...a good sort of rotten.
11.03.2011 - 12.03.2011 23 °C
This fine NZ morning brings us to the Tarawera Falls just outside of Rotorua to gaze upon a very unique waterfall. We seem to have waterfallitis as we are sick of them and the draw we once had to them has diminished. However, Julie promises that Tarawera Falls will rekindle the lost love. After a long drive through a managed pine forest, we enter into the nature reserve and spectacular native bush once again. Within minutes of starting down the track to the falls a dull roar turns thunderous and we emerge to a clear view of the culprit. Water is blasting out of a huge crack in the shear cliff face, a very interesting phenomenon. We continue along the path to the top of the falls, where the river funnels into large crevices in the rock and disappears before shooting out of the cliff face.
From the impressive Tarawera Falls we end up at the rotten egg smelling town of Rotorua to explore Kuirua Park. The free thermal park in the centre of town is home to a few bubbling hot pools and steam vents. Nothing too exciting but worth strolling through and pondering about what is really happening below ground.
We drive to the south end of town to reflect within St. Faith's Anglican Church on the crazy things happening in Christchurch. Sitting in a pew we gaze through a glass window, which is etched with an image of Jesus wearing a Maori cloak. On the outside of the window is Lake Rotorua making Jesus look as if he walking on water, we have giggle before moving on.
Further south of town, Julie spots a sign post directing us to “Mud Pools” so we investigate further. The sight and sound of gurgling thick grey mud is very impressive to watch. It is almost mesmerizing watching the unique designs being created in the mud. From here we stop at another thermal highlight, Kerosene Creek. The stream is roughly 90 degrees Fahrenheit and it takes a bit of time to slip our feet in. A little further downstream the hot water stream mixes with a cold water stream making the perfect spot for us to soak.
It is getting late in the day, so we pull into the DOC campground at Lake Rerewhakaaitu. We have an awesome view of the lake and are looking forward waking up to sunrise over it. But its not long before six huge camper vans squeeze between us and the Lake, creating a wall of white. We sit in the car to eat dinner imaging a lovely mural painted across this empty white canvas. While listening to the radio we hear about an earthquake offshore of Japan and the incoming tsunami. The radio warns listeners to stay off beaches around NZ as a precaution. Luckily we are no where near the ocean and have nothing to worry about. We fall asleep with excitement about what tomorrow will bring at Waio-tapu Thermal Wonderland.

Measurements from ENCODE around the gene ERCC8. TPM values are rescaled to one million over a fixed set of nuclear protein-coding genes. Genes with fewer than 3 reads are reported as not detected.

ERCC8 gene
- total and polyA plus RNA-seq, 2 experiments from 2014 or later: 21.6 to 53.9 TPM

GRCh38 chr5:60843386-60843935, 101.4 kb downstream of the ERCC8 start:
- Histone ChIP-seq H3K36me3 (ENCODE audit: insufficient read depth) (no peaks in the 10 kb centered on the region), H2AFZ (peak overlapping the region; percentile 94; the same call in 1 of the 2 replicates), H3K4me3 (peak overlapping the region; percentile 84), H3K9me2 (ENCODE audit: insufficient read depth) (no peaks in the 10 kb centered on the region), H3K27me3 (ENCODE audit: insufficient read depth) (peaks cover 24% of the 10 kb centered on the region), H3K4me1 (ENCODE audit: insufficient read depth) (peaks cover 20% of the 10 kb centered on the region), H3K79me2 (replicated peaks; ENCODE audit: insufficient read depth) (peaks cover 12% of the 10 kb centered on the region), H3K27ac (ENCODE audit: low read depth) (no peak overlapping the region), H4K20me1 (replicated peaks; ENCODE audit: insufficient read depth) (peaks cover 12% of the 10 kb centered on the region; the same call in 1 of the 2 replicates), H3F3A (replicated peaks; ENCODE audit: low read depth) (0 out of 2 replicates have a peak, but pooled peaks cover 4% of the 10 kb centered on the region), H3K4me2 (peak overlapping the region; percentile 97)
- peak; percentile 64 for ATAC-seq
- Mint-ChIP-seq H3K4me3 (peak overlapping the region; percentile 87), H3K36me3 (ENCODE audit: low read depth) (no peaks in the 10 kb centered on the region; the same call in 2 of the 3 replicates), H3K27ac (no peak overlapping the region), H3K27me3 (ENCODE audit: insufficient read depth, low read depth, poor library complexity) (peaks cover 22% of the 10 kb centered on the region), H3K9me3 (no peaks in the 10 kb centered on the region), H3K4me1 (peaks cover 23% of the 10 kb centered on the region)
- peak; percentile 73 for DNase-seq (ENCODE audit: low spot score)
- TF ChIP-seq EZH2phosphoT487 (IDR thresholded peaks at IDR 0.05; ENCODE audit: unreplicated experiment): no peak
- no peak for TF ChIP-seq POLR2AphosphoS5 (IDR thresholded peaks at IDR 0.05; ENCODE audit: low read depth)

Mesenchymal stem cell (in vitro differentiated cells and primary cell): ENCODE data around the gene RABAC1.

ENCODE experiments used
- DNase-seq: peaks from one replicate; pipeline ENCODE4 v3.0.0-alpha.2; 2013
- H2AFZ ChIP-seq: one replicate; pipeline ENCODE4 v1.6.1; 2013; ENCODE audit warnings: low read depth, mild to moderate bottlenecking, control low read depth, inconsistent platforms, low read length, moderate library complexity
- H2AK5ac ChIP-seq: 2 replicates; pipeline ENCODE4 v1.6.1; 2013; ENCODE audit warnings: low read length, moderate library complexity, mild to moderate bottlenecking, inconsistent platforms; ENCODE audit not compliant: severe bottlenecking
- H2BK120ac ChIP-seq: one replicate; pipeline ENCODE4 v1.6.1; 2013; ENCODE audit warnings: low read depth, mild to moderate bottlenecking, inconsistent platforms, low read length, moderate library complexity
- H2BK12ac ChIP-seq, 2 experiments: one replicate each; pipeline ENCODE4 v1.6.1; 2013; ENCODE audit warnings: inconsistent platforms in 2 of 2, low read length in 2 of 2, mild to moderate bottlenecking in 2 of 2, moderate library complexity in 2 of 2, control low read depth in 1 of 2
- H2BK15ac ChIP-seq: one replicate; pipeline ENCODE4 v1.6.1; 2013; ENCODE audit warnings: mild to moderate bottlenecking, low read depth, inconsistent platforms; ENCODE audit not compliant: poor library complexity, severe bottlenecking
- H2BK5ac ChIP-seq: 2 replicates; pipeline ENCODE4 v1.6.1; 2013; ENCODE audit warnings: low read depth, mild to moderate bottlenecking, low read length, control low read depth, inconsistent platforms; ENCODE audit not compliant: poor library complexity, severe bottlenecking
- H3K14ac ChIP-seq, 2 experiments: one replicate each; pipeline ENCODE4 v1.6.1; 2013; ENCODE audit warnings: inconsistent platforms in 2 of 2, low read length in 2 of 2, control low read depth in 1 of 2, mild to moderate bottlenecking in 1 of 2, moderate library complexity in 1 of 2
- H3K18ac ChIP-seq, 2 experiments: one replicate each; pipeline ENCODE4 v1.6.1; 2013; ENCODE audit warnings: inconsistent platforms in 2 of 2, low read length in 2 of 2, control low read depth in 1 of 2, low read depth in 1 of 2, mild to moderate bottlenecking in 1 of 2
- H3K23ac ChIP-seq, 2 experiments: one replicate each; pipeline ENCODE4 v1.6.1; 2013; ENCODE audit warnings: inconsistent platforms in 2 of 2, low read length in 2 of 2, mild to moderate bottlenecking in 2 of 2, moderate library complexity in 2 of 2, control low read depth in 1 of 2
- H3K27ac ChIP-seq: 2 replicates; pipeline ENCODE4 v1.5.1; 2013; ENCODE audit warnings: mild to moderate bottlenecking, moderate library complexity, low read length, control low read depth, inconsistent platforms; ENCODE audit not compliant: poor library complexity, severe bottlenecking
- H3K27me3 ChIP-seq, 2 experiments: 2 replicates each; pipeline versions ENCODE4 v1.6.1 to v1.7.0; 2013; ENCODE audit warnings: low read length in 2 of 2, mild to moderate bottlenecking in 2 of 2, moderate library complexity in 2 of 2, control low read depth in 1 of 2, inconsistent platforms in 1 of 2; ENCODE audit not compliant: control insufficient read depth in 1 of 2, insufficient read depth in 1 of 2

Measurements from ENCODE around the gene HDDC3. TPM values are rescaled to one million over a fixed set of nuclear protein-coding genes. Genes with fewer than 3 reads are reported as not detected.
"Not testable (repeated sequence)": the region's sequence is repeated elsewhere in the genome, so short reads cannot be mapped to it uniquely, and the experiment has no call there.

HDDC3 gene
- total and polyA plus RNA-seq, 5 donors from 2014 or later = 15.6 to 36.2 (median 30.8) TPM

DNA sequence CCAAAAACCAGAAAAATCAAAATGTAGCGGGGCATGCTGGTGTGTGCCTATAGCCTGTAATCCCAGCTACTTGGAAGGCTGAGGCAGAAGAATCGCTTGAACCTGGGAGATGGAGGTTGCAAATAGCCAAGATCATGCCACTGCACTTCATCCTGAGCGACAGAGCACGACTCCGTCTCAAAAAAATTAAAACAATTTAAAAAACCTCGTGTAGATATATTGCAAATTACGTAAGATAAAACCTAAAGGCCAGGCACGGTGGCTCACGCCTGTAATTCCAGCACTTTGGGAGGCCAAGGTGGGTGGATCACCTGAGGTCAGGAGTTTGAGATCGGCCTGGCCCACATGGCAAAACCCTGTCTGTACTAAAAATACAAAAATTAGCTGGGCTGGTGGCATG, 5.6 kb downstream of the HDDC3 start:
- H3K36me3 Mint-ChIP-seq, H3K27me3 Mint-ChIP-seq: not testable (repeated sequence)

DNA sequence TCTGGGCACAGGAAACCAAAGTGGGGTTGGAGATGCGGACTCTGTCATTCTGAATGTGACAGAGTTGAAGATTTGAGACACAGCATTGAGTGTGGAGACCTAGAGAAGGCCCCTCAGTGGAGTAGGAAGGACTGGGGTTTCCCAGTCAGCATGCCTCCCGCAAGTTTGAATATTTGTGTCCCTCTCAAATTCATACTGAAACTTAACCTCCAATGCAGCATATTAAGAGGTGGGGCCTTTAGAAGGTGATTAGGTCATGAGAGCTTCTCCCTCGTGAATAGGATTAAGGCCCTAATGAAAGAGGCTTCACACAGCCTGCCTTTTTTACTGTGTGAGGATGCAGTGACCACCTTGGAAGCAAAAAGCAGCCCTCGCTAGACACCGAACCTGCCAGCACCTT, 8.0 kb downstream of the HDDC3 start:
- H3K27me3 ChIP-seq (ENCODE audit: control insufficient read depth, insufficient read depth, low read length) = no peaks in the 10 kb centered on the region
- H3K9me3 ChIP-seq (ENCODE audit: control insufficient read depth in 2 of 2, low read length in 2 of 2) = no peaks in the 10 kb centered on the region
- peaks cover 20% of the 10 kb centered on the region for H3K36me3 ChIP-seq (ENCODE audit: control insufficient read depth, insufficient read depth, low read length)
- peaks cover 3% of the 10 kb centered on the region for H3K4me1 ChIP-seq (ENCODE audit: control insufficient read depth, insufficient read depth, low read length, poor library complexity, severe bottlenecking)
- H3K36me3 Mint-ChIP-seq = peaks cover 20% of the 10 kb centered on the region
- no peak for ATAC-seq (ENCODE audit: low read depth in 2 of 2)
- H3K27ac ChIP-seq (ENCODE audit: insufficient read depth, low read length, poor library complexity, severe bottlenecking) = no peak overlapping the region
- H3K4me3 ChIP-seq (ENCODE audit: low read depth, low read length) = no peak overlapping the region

We arrive at Waio-tapu Thermal Wonderland bright and early to avoid the crowds that will soon take over. There is a heavy fog as we stroll past some pools of black bubbling water, caves colourfully stained with minerals, and pools of bright green water. At 10am we rush to Lady Knox Geyser to witness the daily eruption. It's kind of chintzy, since the geyser doesn't erupt naturally but is prompted by an “biodegradable surfactant” or organic soap which is added by a park ranger. This surfactant breaks through the surface tension of the cold water which is sitting on top of the hot water leading to its eruption. Once the geyser is finished spewing all over the crowd, we continue along the trail to some amazing pools. The Champagne Pool is lined with a rusty red boarder with steam slowly rising off the surface. The natural colours around the park are so vibrant and each colour is caused by different mineral elements being brought to the surface by steam.
From the Wonderland, we relax by Lake Rotorua over our picnic lunch before heading south to Ohinepane Campground. Ohinepane is located on the Whanganui River but further upstream from where we started our canoe adventure back in mid-February. After relaxing by the river with my fishing pole, we watch a strange sunset-rainbow. What does it mean?